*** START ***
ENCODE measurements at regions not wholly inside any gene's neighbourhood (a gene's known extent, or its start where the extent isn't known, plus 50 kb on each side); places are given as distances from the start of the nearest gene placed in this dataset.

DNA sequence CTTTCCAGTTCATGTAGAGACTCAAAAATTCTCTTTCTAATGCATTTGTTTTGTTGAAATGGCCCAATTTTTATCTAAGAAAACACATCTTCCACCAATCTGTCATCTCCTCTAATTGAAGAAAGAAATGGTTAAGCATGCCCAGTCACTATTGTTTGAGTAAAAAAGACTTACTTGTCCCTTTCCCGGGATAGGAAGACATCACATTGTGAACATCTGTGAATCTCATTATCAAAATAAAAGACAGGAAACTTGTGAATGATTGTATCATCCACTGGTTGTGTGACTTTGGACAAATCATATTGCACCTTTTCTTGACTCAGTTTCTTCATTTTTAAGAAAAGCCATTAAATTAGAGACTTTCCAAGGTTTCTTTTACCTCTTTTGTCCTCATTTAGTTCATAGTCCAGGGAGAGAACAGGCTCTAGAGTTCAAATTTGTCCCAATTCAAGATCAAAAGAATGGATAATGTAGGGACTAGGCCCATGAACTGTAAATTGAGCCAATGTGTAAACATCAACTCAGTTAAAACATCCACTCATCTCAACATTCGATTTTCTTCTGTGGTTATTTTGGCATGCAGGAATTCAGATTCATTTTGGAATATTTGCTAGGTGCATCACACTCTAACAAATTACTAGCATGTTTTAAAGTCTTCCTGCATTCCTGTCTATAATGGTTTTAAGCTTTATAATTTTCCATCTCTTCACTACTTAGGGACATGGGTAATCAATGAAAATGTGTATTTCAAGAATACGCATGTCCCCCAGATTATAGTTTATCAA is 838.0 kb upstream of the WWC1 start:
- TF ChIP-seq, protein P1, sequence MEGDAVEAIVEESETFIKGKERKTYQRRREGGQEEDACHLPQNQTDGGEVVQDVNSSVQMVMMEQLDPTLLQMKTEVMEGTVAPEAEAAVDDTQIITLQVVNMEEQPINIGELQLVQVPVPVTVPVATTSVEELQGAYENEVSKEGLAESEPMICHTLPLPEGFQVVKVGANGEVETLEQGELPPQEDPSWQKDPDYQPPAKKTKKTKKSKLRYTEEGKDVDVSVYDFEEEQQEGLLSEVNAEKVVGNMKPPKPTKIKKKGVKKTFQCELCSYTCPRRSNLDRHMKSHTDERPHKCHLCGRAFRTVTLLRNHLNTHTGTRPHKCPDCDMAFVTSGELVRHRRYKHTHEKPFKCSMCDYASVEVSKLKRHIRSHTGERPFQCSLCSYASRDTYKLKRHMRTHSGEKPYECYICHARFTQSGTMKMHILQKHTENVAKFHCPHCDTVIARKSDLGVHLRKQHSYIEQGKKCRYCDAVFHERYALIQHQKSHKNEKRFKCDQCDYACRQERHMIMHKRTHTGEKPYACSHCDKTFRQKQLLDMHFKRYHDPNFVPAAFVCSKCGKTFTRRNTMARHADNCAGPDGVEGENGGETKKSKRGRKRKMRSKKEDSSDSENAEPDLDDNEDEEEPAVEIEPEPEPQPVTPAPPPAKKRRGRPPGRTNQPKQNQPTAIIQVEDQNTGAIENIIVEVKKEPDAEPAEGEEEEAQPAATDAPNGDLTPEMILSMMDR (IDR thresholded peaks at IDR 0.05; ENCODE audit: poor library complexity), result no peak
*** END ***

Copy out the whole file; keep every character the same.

ENCODE measurements at regions not wholly inside any gene's neighbourhood (a gene's known extent, or its start where the extent isn't known, plus 50 kb on each side); places are given as distances from the start of the nearest gene placed in this dataset.

DNA sequence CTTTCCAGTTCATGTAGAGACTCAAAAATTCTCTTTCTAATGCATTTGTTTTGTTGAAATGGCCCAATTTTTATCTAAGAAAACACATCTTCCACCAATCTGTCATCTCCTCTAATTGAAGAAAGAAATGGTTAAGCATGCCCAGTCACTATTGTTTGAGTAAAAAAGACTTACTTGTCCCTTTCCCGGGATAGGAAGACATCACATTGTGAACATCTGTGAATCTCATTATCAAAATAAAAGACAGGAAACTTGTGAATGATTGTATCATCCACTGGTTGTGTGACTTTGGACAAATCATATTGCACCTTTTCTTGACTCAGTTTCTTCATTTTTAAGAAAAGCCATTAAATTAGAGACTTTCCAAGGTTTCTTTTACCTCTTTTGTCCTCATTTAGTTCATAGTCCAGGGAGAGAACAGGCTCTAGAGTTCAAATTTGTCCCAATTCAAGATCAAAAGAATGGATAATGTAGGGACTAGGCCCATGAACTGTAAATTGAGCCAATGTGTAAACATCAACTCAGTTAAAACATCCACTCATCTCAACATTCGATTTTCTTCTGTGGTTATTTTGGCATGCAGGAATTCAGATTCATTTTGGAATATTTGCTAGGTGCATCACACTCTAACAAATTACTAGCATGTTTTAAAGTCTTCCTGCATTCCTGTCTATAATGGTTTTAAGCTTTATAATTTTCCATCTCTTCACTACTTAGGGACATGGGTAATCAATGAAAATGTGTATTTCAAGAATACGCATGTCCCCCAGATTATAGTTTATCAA is 838.0 kb upstream of the WWC1 start:
- TF ChIP-seq, protein P1, sequence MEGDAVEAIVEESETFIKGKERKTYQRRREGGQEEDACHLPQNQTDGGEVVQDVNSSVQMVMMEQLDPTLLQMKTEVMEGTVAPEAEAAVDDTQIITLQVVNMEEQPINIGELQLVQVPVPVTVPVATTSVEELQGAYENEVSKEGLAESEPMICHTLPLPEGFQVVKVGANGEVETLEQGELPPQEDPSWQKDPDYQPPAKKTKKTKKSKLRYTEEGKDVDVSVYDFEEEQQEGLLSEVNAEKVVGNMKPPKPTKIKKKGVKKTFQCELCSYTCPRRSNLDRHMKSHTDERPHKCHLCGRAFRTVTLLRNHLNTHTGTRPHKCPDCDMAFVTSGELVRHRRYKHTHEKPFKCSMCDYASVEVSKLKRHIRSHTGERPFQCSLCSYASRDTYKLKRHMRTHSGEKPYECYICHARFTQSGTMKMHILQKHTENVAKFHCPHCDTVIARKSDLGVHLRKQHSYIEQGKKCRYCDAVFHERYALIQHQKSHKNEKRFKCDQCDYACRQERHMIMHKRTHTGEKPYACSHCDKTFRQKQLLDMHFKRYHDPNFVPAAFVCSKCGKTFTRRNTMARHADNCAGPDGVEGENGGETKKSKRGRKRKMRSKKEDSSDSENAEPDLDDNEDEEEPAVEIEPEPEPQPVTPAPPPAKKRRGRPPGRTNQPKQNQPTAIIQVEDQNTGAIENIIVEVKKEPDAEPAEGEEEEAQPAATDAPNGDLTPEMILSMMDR (IDR thresholded peaks at IDR 0.05; ENCODE audit: poor library complexity), result no peak